Mark Zandi, chief economist for Moody’s analytics was quoted as saying that if the bill were delayed in the Senate, “things go from being bad, to worse, to catastrophic” in a matter of days.
Confidence in a country’s ability to repay its debts to bondholders is nothing to mess with. The Government Accountability Office estimates that 2011’s debt ceiling debacle raised the government’s borrowing costs by USD$1.3 billion. Lily Adams, a Treasury spokesperson, said: “As Secretary Yellen has warned for months, brinkmanship over the debt limit does serious harm to businesses and American families, raises short-term borrowing costs for taxpayers, and threatens the credit rating of the United States.”
Reuters highlighted tax preparation services, U.S. defence companies and student loan-facing banks as potential stocks that could benefit from the relatively small budgetary changes. Overall, the world’s markets appeared to take the news in stride, as it has appeared that a compromise was likely since late last week.
It’s the economy, stupid!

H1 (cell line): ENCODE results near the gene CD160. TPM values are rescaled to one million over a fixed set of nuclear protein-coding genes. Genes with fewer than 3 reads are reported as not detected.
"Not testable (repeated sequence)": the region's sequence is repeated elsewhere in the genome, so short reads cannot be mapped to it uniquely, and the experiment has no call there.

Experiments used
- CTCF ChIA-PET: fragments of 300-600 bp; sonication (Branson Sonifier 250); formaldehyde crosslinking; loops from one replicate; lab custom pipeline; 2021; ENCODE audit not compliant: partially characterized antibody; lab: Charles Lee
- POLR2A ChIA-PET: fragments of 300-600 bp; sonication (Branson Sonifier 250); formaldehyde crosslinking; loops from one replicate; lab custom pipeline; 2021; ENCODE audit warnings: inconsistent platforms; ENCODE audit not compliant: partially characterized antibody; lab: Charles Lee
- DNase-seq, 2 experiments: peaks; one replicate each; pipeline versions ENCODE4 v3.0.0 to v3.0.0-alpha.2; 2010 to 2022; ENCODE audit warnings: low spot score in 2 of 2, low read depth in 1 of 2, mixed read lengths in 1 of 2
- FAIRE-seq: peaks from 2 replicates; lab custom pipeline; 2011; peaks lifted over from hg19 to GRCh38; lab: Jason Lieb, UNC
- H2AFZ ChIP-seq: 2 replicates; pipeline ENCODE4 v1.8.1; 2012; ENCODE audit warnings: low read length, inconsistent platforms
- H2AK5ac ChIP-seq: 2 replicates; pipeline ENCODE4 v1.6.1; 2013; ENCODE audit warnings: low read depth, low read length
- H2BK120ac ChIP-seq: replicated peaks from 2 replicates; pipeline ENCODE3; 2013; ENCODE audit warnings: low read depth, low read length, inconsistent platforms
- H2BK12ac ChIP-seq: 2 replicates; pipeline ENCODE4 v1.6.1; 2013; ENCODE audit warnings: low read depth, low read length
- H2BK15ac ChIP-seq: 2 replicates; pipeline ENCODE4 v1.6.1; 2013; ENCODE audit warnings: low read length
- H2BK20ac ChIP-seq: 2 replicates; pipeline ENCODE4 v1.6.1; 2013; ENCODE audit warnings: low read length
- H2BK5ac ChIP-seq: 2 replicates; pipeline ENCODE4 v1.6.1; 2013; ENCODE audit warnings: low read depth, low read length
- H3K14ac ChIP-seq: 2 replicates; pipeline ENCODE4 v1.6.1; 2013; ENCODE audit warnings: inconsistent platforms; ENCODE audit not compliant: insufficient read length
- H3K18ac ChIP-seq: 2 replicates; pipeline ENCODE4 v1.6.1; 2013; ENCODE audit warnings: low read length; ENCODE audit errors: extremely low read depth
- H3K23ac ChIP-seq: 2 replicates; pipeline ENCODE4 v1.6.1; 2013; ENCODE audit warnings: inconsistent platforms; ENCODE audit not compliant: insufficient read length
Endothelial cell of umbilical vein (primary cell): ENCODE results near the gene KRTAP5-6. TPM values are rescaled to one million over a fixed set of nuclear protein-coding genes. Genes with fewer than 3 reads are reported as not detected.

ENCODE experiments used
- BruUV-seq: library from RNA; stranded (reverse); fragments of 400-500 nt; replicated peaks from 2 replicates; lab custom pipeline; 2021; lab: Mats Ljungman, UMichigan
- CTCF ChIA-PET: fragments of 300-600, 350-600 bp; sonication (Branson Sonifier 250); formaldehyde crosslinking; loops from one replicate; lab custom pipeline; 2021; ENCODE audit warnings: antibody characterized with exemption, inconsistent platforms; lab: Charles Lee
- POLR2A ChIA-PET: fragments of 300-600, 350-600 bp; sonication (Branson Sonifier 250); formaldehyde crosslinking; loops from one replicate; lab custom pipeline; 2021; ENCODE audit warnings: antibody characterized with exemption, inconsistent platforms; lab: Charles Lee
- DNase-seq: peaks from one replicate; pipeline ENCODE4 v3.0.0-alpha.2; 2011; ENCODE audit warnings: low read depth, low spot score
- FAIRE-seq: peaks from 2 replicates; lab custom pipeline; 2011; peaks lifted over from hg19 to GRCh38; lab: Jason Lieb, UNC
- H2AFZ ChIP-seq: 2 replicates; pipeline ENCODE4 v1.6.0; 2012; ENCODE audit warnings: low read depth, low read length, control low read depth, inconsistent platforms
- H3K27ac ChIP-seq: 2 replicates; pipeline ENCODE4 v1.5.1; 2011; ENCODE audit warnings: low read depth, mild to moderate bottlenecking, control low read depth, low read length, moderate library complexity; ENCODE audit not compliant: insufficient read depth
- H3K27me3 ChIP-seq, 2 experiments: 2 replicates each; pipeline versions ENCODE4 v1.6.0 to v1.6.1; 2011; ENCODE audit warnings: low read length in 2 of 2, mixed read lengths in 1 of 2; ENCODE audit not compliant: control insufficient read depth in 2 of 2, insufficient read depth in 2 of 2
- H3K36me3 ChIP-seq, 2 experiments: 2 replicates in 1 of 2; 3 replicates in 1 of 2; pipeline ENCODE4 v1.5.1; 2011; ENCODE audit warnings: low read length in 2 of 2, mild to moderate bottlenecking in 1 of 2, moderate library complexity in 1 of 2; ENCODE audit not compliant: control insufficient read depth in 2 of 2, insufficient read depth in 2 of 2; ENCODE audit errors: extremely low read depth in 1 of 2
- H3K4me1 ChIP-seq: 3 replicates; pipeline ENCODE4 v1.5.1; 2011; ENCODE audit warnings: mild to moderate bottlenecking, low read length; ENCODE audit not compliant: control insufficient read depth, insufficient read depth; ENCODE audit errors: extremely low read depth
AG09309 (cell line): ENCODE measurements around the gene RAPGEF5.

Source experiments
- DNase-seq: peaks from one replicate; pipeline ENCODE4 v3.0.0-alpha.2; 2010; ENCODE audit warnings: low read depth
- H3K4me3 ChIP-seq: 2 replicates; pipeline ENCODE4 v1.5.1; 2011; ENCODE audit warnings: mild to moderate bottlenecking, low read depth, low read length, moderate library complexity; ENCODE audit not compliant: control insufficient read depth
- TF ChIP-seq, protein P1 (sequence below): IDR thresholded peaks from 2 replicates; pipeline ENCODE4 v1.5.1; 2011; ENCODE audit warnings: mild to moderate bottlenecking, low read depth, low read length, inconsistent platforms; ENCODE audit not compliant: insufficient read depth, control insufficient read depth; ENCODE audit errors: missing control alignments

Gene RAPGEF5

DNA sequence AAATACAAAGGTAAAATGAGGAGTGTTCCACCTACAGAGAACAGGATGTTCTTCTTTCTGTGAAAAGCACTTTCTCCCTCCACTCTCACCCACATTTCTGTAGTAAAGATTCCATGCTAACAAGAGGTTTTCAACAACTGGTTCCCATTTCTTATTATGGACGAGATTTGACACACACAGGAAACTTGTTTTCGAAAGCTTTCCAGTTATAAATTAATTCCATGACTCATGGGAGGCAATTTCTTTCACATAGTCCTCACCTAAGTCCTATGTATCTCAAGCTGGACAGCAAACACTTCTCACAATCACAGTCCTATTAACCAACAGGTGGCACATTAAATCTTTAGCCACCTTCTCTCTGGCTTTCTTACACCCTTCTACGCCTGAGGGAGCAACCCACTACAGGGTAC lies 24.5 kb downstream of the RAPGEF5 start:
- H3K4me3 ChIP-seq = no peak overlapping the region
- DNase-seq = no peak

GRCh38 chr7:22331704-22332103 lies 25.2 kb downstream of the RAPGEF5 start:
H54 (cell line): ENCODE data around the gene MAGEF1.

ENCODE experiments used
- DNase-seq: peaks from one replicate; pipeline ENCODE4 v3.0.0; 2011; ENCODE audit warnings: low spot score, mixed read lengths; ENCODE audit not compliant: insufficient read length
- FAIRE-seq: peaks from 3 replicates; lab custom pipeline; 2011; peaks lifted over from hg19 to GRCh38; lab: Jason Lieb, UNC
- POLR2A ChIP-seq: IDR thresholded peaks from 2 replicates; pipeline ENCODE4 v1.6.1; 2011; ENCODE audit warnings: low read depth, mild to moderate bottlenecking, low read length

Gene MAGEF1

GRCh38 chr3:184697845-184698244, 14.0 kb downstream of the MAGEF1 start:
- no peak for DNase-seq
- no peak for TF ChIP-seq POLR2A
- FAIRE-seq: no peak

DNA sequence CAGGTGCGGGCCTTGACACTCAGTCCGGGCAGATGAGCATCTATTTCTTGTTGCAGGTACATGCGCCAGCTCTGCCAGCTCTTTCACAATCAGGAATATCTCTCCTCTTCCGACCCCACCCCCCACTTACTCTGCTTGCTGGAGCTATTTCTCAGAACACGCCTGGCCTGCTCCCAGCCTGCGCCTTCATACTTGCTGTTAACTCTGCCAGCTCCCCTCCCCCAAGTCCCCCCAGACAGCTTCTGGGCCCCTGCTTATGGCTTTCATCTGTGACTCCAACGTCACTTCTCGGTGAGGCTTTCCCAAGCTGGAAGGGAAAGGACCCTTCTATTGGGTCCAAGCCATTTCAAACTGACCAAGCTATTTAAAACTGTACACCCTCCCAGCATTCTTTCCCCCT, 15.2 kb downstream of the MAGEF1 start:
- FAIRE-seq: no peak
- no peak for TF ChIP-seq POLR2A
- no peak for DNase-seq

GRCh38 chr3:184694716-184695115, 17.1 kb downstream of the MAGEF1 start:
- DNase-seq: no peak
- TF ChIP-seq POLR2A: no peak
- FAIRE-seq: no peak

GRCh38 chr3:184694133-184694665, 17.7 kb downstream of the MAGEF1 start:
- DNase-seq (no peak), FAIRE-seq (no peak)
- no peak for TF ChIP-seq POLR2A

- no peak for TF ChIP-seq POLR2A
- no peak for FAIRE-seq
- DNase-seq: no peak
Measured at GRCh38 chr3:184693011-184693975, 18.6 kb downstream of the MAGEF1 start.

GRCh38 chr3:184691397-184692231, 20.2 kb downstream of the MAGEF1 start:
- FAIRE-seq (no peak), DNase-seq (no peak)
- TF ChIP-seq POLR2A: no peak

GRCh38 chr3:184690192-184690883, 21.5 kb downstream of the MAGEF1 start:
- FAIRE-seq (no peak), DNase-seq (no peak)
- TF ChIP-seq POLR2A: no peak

Despite the fact that two-thirds of Canucks think we’re in a recession, according to a Pollara poll, it hasn’t stopped many from reaching for their wallets. Statistics Canada reports that Canadians increased their spending by 5.7% from the previous quarter, and spending on travel was particularly scorching, as it was up 6.8%.
On Wednesday, StatCan reported that Canada’s gross domestic product (GDP) had risen at an annualized rate of 3.1% for the first quarter of the year. This blew away analyst expectations of 2.3% to 2.5%, and was much higher than the 0.1% decrease we saw during the final quarter of 2022.
Of course, in response to this positive news, markets have begun to anticipate the Bank of Canada (BoC) will “take away the punch bowl” by bringing back key interest rate increases. Futures markets are now pricing in a 40% chance of a rate increase in next week’s BoC meeting, and a 100% chance of at least one rate increase by September.
Only time will tell if Canadian consumers (powered by a historically strong job market) can continue their spending at this rate, or if our pandemic-filled piggy banks will soon run empty. While it will be tough to keep that 3.1% GDP growth figure going forward, we really do need to wake up to the fact that we are most definitely not in a recession. Given how hot the U.S. jobs numbers were this week, I’d say it’s a pretty good bet that North America’s economy will continue ticking along for at least the next six months.
Looking at future sales in the U.S.
It’s a real mixed bag of U.S. earnings results again this week. Personal computing giants HP and Dell traded flat after reporting mostly positive quarterly earnings numbers. The market appears to be focusing on reduced future sales predictions. (Numbers in this section are U.S. currency.)
Read the full article here